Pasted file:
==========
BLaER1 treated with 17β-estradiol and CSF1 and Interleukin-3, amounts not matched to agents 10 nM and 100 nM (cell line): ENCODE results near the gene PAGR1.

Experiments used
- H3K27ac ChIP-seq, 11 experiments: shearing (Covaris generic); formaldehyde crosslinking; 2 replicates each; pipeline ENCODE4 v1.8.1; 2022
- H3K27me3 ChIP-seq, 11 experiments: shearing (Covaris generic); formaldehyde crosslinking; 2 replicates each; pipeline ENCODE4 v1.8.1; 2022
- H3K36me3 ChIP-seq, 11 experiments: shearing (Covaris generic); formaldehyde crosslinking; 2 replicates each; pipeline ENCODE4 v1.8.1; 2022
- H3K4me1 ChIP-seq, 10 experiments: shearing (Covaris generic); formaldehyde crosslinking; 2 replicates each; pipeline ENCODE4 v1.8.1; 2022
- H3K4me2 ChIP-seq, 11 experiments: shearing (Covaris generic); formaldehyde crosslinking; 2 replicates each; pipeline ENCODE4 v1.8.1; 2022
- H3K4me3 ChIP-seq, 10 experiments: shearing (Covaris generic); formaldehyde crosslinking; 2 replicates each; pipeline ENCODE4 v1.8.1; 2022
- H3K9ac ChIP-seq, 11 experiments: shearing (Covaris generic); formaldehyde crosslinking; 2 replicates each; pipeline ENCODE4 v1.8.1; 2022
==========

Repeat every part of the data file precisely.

BLaER1 treated with 17β-estradiol and CSF1 and Interleukin-3, amounts not matched to agents 10 nM and 100 nM (cell line): ENCODE results near the gene PAGR1.

Experiments used
- H3K27ac ChIP-seq, 11 experiments: shearing (Covaris generic); formaldehyde crosslinking; 2 replicates each; pipeline ENCODE4 v1.8.1; 2022
- H3K27me3 ChIP-seq, 11 experiments: shearing (Covaris generic); formaldehyde crosslinking; 2 replicates each; pipeline ENCODE4 v1.8.1; 2022
- H3K36me3 ChIP-seq, 11 experiments: shearing (Covaris generic); formaldehyde crosslinking; 2 replicates each; pipeline ENCODE4 v1.8.1; 2022
- H3K4me1 ChIP-seq, 10 experiments: shearing (Covaris generic); formaldehyde crosslinking; 2 replicates each; pipeline ENCODE4 v1.8.1; 2022
- H3K4me2 ChIP-seq, 11 experiments: shearing (Covaris generic); formaldehyde crosslinking; 2 replicates each; pipeline ENCODE4 v1.8.1; 2022
- H3K4me3 ChIP-seq, 10 experiments: shearing (Covaris generic); formaldehyde crosslinking; 2 replicates each; pipeline ENCODE4 v1.8.1; 2022
- H3K9ac ChIP-seq, 11 experiments: shearing (Covaris generic); formaldehyde crosslinking; 2 replicates each; pipeline ENCODE4 v1.8.1; 2022